different than the Chicago power pop or LA power pop. We
don't feel like it's totally moving out of the genre, though.
Wings meets Petty or something like that.
BILL KISSINGER: Sure. Another recorded song here.
JOHN McMULLAN: Well, the song that's playing right
now, if you want to cue up that, this one's called "Double
Monday." It was inspired by Wendell Crow, Sheryl's dad. He
made this comment that he was stacked up with lots of things
to do and was dreading Monday. He said he had a double Monday
coming up and I thought, man, that is a great song title and I
went and wrote the song, a long time ago. The original draft
of the song was written probably 18 years ago, and then I
changed the lyrics up except for the title.
BILL KISSINGER: All right. We're with John
McMullan, the tune is Double Monday, and this is all part of
our IPO celebration extravaganza preview and otherwise.
You're tuned to the Wizard, WZRD, Chicago at 88.3 FM in
("Double Monday" played.)
BILL KISSINGER: Mr. John McMullan from his
self-titled album, the album called, of course, John McMullan.
Now, how can people get a-hold of this album?
JOHN McMULLAN: We'll give our website, John
McMullan -- and McMullan is M-c-M-u-l-l-a-n -- dot-com or
kicktonerecords.com. I did a thing at Tower a couple nights
ago so I know Tower Records on Clark, I believe, has some
copies. And actually, those are all advance copies because
it's not technically out until the 13th of April.
BILL KISSINGER: We had an advance copy.
JOHN McMULLAN: Yeah, this is an advance copy.
We're having our release party at the Hard Rock on Beale
Street next Saturday night so if you're not doing anything
come on down.
BILL KISSINGER: I'll come on down, sure.
JOHN McMULLAN: Have some barbecue and party at the
Hard Rock in Memphis. It's going to be a lot of fun.
BILL KISSINGER: Is it a good scene down there,
still a lot of -- still good live music in Memphis?
JOHN McMULLAN: Very good live music scene. Not all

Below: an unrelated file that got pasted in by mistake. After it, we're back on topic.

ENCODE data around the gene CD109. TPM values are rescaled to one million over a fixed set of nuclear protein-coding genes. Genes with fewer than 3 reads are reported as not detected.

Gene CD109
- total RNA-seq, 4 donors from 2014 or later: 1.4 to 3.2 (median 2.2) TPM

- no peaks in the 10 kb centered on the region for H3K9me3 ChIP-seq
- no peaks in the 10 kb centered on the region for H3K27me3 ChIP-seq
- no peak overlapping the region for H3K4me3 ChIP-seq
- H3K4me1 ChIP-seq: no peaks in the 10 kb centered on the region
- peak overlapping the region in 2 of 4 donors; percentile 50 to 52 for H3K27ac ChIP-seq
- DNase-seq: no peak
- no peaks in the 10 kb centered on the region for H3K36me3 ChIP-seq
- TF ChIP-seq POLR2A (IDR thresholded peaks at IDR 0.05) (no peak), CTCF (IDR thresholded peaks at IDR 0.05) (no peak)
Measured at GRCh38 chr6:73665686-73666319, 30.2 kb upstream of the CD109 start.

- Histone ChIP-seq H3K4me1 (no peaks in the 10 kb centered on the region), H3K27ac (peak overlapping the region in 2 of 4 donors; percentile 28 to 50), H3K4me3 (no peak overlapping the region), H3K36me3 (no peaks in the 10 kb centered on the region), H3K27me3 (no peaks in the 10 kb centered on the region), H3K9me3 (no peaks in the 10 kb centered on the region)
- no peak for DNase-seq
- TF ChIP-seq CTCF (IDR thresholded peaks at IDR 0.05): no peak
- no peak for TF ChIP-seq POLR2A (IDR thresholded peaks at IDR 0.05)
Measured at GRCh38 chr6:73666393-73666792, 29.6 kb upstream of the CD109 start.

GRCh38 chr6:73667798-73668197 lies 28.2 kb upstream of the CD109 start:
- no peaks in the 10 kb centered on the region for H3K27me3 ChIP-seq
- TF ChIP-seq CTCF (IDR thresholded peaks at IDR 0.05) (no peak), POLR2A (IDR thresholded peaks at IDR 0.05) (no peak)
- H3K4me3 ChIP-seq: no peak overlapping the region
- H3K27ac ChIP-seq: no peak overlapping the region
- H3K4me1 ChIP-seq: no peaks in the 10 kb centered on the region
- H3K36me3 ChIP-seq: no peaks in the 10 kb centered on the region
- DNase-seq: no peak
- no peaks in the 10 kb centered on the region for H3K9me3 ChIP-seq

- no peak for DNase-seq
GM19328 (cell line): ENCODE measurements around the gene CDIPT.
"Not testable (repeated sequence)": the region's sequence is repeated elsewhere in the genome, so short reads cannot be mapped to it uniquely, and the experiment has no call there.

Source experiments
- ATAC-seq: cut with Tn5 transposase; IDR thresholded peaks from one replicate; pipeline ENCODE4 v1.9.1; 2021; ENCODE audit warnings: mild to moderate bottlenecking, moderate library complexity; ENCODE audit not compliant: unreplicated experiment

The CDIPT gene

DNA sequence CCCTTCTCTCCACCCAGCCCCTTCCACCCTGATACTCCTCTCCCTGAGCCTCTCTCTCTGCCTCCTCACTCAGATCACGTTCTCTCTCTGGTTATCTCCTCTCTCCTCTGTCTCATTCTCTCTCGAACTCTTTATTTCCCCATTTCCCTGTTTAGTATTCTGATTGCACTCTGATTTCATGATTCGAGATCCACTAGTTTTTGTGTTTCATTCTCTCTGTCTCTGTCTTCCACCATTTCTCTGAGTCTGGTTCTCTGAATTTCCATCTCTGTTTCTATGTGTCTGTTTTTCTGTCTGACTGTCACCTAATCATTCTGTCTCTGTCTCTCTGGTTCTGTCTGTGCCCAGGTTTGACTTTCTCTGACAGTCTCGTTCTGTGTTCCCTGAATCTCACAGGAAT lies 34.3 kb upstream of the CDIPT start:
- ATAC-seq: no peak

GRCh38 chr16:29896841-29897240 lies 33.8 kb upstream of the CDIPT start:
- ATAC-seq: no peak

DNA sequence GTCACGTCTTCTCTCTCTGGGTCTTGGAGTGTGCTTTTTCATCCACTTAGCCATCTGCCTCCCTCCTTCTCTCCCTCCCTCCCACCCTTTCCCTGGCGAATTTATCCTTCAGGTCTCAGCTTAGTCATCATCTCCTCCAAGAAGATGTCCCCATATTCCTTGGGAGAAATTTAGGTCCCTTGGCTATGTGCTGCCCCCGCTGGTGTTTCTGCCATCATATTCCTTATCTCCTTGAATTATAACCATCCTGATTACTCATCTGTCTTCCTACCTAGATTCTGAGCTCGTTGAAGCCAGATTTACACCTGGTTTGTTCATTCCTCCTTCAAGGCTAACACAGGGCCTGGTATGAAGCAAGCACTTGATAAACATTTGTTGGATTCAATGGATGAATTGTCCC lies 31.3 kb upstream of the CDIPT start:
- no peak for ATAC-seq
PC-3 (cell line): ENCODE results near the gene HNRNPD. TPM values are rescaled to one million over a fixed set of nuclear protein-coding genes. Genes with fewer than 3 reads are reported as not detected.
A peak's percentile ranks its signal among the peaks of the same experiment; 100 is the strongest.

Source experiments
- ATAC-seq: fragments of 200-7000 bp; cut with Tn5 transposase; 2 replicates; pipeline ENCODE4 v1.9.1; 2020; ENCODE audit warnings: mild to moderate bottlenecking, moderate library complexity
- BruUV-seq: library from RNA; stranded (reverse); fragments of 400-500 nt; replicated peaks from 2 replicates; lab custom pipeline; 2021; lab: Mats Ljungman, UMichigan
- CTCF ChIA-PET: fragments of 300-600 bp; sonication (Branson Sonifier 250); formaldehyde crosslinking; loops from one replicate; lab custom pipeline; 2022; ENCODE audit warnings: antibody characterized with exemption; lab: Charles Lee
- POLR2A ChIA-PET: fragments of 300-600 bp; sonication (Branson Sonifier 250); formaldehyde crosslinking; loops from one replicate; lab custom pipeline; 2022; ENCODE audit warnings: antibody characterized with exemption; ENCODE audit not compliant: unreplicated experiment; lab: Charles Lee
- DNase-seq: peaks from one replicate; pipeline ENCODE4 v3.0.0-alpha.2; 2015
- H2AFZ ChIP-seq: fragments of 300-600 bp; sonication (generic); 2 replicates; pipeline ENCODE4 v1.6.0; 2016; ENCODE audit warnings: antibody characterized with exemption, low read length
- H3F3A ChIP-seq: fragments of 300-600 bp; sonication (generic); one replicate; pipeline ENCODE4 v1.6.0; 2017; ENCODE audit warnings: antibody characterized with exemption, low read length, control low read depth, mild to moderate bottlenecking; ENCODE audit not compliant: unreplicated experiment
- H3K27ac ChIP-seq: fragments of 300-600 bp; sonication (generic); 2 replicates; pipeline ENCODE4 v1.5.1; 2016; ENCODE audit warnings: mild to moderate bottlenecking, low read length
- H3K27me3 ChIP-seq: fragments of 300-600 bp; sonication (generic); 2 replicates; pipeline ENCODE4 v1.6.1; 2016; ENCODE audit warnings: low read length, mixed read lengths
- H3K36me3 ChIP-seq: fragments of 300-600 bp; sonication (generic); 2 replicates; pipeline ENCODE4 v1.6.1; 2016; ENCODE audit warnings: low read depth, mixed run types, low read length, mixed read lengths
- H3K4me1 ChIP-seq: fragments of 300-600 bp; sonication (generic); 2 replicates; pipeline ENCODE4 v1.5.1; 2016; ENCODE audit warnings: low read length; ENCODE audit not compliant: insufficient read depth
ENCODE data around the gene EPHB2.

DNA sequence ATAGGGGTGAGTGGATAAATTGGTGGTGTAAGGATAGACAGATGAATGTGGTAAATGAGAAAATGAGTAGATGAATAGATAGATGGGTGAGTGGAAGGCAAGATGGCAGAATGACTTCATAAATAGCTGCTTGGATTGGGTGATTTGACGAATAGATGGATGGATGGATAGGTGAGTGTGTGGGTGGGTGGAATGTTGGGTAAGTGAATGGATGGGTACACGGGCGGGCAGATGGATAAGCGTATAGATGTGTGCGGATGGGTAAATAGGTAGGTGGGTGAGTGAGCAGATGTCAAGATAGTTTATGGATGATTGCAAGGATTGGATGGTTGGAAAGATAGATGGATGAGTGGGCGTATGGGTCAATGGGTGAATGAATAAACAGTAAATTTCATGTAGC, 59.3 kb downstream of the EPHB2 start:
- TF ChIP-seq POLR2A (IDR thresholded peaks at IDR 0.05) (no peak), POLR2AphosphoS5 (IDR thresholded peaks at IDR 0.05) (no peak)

of it is pop; in fact, most of it isn't, but a lot of soul. A
lot of players from the original days of Stax and Hi still
have live bands that play up and down Beale Street at
different places. Very, very thriving live music scene in
BILL KISSINGER: Good. Are there bands that you've
been listening to lately that you like at all?
JOHN McMULLAN: Well, of course I have children, I
listen to a lot of Barney. My daughter Abigail's favorite
singer is a country singer named Sara Evans. She likes to
sing along with her songs. But I've been listening to a lot
of IPO bands, you know, getting geared up for coming out here.
The Sparkle Jets, they're a great band. Big Hello,
their Apples and Oranges CD and, of course, the original power
pop stuff. I turn on that first 20/20 album, you can't beat
that album. It's one of those classic, absolutely great
BILL KISSINGER: The Beat.
JOHN McMULLAN: The Beat, that's the very next one I
was going to say, the Beat. Those albums are unbelievably
BILL KISSINGER: Right, right. And never get old,
JOHN McMULLAN: Absolutely. They keep me young.
BILL KISSINGER: They keep you young. All right.
Well, listen, I think maybe we'll play another one from the
album and thank you for coming over here.
JOHN McMULLAN: I appreciate you having me, Bill.
It's been a lot of fun.
BILL KISSINGER: Yeah. And good luck with the album
John McMullan, which can be obtained at johnmcmullan.com, with
an "A," also at kicktonerecords.com.
JOHN McMULLAN: And Tower in Chicago. Hopefully at
Tower in other places. We're working on that.
BILL KISSINGER: Sure. Well, good luck with you.
It's a pleasure to have you down here. What should we leave
JOHN McMULLAN: How about the very last track, it's
called "So Insecure." It's kind of a slower pop groove, sort of
Plastic Ono Band meets the Memphis sound.
BILL KISSINGER: Let's do it, then. Thanks again,
JOHN McMULLAN: Thank you, Bill.
("So Insecure" played.)